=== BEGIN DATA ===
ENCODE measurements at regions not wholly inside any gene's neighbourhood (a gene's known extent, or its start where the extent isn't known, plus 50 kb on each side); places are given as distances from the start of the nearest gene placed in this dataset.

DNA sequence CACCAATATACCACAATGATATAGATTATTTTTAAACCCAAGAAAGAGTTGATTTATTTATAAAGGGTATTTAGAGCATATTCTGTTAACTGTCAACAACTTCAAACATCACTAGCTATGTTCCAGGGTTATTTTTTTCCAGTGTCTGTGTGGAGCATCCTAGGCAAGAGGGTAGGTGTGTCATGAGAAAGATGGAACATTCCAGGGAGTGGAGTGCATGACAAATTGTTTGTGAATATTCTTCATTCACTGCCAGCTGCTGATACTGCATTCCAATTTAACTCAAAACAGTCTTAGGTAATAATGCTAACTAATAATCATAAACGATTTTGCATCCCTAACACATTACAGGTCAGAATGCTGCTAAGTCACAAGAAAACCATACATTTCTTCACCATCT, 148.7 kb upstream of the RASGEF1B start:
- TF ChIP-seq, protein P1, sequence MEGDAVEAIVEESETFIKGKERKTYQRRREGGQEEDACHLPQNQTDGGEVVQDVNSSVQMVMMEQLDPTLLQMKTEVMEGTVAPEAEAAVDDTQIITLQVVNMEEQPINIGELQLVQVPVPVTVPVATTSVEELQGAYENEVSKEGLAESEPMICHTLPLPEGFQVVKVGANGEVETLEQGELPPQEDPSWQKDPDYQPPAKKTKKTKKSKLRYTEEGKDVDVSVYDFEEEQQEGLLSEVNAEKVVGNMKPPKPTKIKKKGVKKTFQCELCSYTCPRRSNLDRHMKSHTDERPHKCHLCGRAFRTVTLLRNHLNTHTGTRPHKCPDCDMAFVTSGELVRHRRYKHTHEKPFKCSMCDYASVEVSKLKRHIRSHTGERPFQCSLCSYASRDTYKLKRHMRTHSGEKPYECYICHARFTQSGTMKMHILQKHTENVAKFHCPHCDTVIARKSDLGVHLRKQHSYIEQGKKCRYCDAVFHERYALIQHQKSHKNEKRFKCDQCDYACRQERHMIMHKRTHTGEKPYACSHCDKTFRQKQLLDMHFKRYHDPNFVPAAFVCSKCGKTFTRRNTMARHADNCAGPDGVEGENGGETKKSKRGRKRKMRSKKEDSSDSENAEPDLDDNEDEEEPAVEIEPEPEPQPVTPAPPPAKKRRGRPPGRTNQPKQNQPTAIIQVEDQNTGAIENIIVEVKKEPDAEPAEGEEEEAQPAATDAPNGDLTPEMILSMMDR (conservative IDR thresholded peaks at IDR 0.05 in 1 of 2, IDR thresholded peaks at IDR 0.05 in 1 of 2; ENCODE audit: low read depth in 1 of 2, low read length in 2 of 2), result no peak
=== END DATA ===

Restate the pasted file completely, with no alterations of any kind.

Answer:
ENCODE measurements at regions not wholly inside any gene's neighbourhood (a gene's known extent, or its start where the extent isn't known, plus 50 kb on each side); places are given as distances from the start of the nearest gene placed in this dataset.

DNA sequence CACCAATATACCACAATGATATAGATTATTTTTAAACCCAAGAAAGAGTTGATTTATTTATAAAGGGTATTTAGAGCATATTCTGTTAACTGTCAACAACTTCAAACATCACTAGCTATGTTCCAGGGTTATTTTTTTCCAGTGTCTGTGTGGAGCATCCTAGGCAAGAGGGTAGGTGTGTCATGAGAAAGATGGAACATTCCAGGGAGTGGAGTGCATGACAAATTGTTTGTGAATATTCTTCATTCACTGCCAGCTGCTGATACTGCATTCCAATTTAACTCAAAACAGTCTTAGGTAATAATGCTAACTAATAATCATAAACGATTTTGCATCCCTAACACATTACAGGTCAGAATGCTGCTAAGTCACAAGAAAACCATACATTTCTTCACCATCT, 148.7 kb upstream of the RASGEF1B start:
- TF ChIP-seq, protein P1, sequence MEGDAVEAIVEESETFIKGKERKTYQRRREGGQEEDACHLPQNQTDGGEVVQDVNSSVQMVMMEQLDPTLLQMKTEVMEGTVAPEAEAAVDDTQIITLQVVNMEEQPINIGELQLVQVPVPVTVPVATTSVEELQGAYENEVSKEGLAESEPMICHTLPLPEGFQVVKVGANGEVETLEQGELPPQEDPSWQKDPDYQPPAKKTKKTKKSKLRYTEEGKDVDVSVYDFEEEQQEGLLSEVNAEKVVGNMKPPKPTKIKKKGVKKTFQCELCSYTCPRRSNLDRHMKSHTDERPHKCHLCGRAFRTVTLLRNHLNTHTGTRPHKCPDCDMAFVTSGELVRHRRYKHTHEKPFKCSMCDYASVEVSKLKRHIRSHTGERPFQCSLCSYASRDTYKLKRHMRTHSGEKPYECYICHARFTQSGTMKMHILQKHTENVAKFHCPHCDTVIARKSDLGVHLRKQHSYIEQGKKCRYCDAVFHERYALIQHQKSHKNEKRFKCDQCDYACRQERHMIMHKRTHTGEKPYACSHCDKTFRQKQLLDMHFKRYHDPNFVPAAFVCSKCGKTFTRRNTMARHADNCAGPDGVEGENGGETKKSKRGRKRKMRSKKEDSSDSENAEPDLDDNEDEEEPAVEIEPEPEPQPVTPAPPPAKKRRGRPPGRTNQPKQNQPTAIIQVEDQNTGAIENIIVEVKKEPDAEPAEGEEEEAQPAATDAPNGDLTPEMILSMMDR (conservative IDR thresholded peaks at IDR 0.05 in 1 of 2, IDR thresholded peaks at IDR 0.05 in 1 of 2; ENCODE audit: low read depth in 1 of 2, low read length in 2 of 2), result no peak